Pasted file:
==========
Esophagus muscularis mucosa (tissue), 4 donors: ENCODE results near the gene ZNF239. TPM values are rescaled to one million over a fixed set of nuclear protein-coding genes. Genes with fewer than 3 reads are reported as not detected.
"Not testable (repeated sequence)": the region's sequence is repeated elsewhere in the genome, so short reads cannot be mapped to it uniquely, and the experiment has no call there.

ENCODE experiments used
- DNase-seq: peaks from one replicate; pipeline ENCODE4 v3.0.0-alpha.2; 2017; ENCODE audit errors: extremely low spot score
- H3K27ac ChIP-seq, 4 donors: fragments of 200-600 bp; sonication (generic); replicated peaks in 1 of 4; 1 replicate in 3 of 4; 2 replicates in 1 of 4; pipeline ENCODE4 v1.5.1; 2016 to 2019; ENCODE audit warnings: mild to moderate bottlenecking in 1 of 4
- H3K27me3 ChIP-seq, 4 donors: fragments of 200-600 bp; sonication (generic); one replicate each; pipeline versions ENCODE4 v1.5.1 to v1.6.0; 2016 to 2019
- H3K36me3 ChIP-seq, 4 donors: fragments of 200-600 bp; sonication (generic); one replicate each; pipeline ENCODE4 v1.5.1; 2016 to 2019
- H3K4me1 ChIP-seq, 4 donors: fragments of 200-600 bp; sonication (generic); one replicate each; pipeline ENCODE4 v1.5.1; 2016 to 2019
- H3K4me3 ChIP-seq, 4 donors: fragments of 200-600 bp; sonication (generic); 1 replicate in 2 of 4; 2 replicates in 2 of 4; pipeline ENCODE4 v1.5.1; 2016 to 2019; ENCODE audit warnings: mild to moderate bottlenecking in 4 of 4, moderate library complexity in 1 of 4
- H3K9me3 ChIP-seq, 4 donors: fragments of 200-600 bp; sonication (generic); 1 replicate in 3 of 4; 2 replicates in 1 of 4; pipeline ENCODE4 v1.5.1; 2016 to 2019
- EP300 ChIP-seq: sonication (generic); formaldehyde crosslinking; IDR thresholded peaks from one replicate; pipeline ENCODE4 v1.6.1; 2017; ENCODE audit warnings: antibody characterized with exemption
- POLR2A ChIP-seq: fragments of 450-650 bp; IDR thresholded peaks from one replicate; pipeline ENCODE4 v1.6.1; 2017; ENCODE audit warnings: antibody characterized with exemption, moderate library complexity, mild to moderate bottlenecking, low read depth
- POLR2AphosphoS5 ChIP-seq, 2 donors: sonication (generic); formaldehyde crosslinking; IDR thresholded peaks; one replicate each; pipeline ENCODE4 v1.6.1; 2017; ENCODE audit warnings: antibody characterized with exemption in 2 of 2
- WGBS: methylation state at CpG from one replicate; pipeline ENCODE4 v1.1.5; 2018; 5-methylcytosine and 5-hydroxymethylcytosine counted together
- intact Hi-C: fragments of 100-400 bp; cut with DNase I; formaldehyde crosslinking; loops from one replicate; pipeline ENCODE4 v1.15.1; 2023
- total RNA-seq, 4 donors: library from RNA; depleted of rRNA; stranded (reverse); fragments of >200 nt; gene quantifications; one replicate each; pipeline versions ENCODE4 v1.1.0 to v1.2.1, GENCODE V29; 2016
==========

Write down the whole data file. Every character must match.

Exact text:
Esophagus muscularis mucosa (tissue), 4 donors: ENCODE results near the gene ZNF239. TPM values are rescaled to one million over a fixed set of nuclear protein-coding genes. Genes with fewer than 3 reads are reported as not detected.
"Not testable (repeated sequence)": the region's sequence is repeated elsewhere in the genome, so short reads cannot be mapped to it uniquely, and the experiment has no call there.

ENCODE experiments used
- DNase-seq: peaks from one replicate; pipeline ENCODE4 v3.0.0-alpha.2; 2017; ENCODE audit errors: extremely low spot score
- H3K27ac ChIP-seq, 4 donors: fragments of 200-600 bp; sonication (generic); replicated peaks in 1 of 4; 1 replicate in 3 of 4; 2 replicates in 1 of 4; pipeline ENCODE4 v1.5.1; 2016 to 2019; ENCODE audit warnings: mild to moderate bottlenecking in 1 of 4
- H3K27me3 ChIP-seq, 4 donors: fragments of 200-600 bp; sonication (generic); one replicate each; pipeline versions ENCODE4 v1.5.1 to v1.6.0; 2016 to 2019
- H3K36me3 ChIP-seq, 4 donors: fragments of 200-600 bp; sonication (generic); one replicate each; pipeline ENCODE4 v1.5.1; 2016 to 2019
- H3K4me1 ChIP-seq, 4 donors: fragments of 200-600 bp; sonication (generic); one replicate each; pipeline ENCODE4 v1.5.1; 2016 to 2019
- H3K4me3 ChIP-seq, 4 donors: fragments of 200-600 bp; sonication (generic); 1 replicate in 2 of 4; 2 replicates in 2 of 4; pipeline ENCODE4 v1.5.1; 2016 to 2019; ENCODE audit warnings: mild to moderate bottlenecking in 4 of 4, moderate library complexity in 1 of 4
- H3K9me3 ChIP-seq, 4 donors: fragments of 200-600 bp; sonication (generic); 1 replicate in 3 of 4; 2 replicates in 1 of 4; pipeline ENCODE4 v1.5.1; 2016 to 2019
- EP300 ChIP-seq: sonication (generic); formaldehyde crosslinking; IDR thresholded peaks from one replicate; pipeline ENCODE4 v1.6.1; 2017; ENCODE audit warnings: antibody characterized with exemption
- POLR2A ChIP-seq: fragments of 450-650 bp; IDR thresholded peaks from one replicate; pipeline ENCODE4 v1.6.1; 2017; ENCODE audit warnings: antibody characterized with exemption, moderate library complexity, mild to moderate bottlenecking, low read depth
- POLR2AphosphoS5 ChIP-seq, 2 donors: sonication (generic); formaldehyde crosslinking; IDR thresholded peaks; one replicate each; pipeline ENCODE4 v1.6.1; 2017; ENCODE audit warnings: antibody characterized with exemption in 2 of 2
- WGBS: methylation state at CpG from one replicate; pipeline ENCODE4 v1.1.5; 2018; 5-methylcytosine and 5-hydroxymethylcytosine counted together
- intact Hi-C: fragments of 100-400 bp; cut with DNase I; formaldehyde crosslinking; loops from one replicate; pipeline ENCODE4 v1.15.1; 2023
- total RNA-seq, 4 donors: library from RNA; depleted of rRNA; stranded (reverse); fragments of >200 nt; gene quantifications; one replicate each; pipeline versions ENCODE4 v1.1.0 to v1.2.1, GENCODE V29; 2016